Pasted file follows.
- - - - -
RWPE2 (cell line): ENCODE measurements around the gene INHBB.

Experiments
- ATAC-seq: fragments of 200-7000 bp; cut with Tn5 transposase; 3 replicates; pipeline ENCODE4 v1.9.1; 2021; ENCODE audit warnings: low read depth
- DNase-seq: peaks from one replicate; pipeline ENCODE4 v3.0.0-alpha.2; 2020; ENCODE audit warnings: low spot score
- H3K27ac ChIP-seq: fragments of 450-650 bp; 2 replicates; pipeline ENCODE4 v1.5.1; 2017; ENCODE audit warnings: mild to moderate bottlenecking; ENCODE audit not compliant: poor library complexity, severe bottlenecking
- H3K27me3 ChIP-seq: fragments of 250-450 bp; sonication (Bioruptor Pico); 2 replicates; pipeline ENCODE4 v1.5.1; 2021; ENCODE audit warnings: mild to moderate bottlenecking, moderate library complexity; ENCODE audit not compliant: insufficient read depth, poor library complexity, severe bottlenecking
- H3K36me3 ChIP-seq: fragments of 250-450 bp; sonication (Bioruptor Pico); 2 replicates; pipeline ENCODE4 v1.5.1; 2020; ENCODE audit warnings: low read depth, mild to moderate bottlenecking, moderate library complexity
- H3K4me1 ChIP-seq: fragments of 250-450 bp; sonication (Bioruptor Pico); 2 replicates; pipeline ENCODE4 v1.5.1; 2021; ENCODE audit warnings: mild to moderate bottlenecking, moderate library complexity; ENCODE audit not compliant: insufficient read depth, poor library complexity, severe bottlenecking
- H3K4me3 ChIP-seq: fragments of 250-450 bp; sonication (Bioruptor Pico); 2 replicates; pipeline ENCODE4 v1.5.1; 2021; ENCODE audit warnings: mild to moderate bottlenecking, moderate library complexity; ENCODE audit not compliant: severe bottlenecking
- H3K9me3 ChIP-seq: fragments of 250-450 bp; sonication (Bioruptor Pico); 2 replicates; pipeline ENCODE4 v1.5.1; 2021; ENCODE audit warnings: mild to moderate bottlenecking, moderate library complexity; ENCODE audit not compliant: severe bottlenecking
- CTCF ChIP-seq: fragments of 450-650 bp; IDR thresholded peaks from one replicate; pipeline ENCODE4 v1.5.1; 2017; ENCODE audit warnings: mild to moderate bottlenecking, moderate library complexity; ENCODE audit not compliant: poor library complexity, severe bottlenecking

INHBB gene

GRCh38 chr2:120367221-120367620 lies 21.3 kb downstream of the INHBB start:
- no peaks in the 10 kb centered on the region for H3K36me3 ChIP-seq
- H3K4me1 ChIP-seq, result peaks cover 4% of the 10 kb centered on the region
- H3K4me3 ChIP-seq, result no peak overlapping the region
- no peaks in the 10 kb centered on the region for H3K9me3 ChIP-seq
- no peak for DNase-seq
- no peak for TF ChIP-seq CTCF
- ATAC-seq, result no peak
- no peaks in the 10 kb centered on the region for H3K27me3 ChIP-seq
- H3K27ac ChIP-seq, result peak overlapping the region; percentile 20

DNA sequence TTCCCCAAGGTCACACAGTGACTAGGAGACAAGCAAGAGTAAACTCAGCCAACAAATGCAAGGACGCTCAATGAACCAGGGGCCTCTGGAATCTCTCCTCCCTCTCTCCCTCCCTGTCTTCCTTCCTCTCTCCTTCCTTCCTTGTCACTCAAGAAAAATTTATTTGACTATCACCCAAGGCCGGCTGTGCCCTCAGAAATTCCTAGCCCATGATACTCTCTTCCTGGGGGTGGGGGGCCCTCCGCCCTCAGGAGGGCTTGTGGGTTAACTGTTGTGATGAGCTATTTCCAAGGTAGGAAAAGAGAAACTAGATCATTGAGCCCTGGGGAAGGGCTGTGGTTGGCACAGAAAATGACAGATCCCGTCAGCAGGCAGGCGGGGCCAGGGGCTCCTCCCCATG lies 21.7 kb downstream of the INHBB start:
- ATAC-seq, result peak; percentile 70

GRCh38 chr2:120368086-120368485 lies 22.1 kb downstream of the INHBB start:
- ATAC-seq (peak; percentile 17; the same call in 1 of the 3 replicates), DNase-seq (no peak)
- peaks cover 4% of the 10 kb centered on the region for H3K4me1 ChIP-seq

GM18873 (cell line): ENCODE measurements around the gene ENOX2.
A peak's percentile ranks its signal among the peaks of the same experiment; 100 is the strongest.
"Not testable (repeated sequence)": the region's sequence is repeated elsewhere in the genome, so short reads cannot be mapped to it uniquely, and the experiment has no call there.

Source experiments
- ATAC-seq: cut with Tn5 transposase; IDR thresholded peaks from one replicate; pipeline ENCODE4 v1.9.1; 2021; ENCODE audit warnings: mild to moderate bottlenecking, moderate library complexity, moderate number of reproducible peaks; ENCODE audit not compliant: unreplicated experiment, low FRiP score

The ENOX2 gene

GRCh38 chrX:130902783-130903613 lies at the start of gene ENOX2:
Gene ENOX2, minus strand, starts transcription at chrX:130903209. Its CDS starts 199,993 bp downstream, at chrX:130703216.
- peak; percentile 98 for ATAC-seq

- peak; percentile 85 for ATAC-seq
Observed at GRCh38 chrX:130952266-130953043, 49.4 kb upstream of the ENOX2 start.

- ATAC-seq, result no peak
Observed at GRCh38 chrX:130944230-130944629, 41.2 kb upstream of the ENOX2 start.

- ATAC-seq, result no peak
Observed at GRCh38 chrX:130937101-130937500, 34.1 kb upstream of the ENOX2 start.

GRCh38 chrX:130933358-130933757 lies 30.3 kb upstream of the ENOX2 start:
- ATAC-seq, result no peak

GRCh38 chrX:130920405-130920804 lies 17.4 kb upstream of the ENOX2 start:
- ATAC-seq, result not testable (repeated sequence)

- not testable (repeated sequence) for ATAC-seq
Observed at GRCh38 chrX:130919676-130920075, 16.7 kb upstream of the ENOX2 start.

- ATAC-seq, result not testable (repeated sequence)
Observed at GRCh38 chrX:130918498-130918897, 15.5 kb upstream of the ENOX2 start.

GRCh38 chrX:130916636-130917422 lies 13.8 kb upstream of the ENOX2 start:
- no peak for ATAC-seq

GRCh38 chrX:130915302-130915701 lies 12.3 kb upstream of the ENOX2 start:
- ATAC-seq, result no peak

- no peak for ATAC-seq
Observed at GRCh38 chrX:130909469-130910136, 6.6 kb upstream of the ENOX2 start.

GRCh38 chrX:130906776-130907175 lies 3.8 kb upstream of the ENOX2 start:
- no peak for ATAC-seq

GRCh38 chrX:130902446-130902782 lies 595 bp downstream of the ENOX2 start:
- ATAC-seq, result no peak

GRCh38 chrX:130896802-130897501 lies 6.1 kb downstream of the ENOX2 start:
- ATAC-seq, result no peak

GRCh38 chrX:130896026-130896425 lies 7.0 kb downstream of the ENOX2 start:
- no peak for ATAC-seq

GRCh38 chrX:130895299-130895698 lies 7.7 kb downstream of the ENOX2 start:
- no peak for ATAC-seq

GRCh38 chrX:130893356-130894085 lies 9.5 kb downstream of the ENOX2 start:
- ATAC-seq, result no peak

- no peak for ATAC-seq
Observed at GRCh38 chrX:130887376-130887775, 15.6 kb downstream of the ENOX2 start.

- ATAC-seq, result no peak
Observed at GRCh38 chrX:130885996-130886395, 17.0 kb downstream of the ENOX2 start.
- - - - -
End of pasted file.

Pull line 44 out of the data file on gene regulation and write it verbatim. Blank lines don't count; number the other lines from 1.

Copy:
- ATAC-seq, result no peak